More ordinariness. If I was expecting stories of shackles and beatings and fights to the death with other prisoners, Sen’s account showed only that prison life was so bland that blandness itself was the penalty.
No wonder he seemed confused to his wife. No wonder he had forgotten how to use ATMs.
Done with the toast and a cup of coffee, I asked Sen: “What about the case? How do you react to all that it has done to you?”
A short pause while he gathered his thoughts, then a swiftly rendered few sentences in response. From my notes, they went like this: “I am hopeful,” he began, “that the verdict, the life sentence, will be overturned. Because there’s no logic in it. There’s no evidence of any criminal act that I committed. Not even the state has accused me of anything criminal. They have accused me of meeting certain people. But just meeting people is not a crime.” He repeated: “The state has not accused me of any crime.”
Referring to his colleagues in the PUCL in Chhattisgarh, he went on: “We’re very clear that government policy was behind the rise of the Salwa Judum. We knew we were opposing Salwa Judum, and thus the government, but that’s our democratic right. Salwa Judum has caused the burning of houses, raping of women, killing of civilians by armed militias. In opposing all this, in demanding the legitimate rights of people to justice, we were fulfilling the demands of our conscience. This is required of any loyal citizen.”
But it was clear that the state intended to suppress their protest with punitive action. The government was angry with the work of the PUCL, but there was no way they would not continue with it. “Once we deny civil liberties, we no longer know where we are headed. Democracy and civil liberties must always be maintained and protected. And in fact that in itself is the justification for a concern for civil liberties and human rights: that they contribute to the integrity of a democratic system. When you ignore them, you call that integrity into question.”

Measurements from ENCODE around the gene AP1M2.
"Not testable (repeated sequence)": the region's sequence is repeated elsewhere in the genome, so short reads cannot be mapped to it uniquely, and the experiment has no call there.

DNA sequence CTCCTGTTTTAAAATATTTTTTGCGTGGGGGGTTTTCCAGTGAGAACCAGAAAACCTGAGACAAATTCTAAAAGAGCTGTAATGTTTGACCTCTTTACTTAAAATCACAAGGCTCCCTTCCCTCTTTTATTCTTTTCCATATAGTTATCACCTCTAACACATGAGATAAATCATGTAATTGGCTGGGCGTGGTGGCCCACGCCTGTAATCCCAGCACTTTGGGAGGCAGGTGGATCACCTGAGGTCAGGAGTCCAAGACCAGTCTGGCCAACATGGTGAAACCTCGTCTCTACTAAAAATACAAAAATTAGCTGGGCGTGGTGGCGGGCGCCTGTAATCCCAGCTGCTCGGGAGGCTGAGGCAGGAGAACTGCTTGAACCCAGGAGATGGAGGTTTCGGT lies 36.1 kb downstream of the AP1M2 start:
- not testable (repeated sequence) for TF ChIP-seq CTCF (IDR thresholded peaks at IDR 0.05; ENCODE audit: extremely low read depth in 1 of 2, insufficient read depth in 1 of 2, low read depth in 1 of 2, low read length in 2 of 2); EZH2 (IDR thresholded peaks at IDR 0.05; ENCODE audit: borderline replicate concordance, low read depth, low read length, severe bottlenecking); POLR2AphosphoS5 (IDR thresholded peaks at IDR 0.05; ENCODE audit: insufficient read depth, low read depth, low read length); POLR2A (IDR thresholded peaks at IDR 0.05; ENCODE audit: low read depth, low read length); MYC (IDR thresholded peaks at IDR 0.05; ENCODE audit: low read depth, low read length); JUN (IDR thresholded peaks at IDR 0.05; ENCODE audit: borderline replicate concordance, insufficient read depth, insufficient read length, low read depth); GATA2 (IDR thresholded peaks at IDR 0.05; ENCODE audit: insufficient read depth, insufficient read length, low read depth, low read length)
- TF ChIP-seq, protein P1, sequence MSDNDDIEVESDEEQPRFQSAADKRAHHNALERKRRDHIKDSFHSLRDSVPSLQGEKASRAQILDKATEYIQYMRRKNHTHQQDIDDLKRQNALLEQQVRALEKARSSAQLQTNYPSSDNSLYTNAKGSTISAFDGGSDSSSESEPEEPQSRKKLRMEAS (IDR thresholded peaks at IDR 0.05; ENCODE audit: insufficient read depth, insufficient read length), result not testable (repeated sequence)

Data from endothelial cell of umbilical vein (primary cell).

All of which sounded reasonable to me. Yet I knew that one of the prime accusations against Sen was that he met a Maoist ideologue, Narayan Sanyal, in jail several times, and carried some letters for him to a man called Piyush Guha. What about meeting Sanyal, I asked Sen. And those letters?
After their first meeting, the jail officer asked Sen to get permission for subsequent visits from the senior superintendent. He got that. But the jail officials were present at every meeting, extra-vigilant in their body-searches before and after. There was a jail register that Sen signed, with every visit.
And yet the government accused him of smuggling letters to Guha, now his fellow-accused. Apart from anything else, the police cannot even prove that Sen and Guha actually met. And in any case, the letters don’t contain any seditious material. In fact, there has been little critical evaluation of all the evidence the prosecution produced in pursuing this case. Yet it would be “retrograde”, said Sen, if his release on bail resulted in such an evaluation only for his case.
Instead, it should lay down a general principle about the need to carefully examine evidence.
This led Sen to another point about the process of justice. There must be greater public oversight of whatever is happening in our courts. This needs a committed audience, whose critical participation in the process—instead of trying to insulate courts from view— must be welcomed and seen as a step towards a better quality of justice. The aim always should be to have an open court.
He and his PUCL colleagues do not approve of any violence, whether by individuals, the state, or non-state groups like the Maoists. I listened to this, thinking of the number of times Sen has been asked what his connection was to Maoists, whether he approved of the violence they perpetrated, and if so why.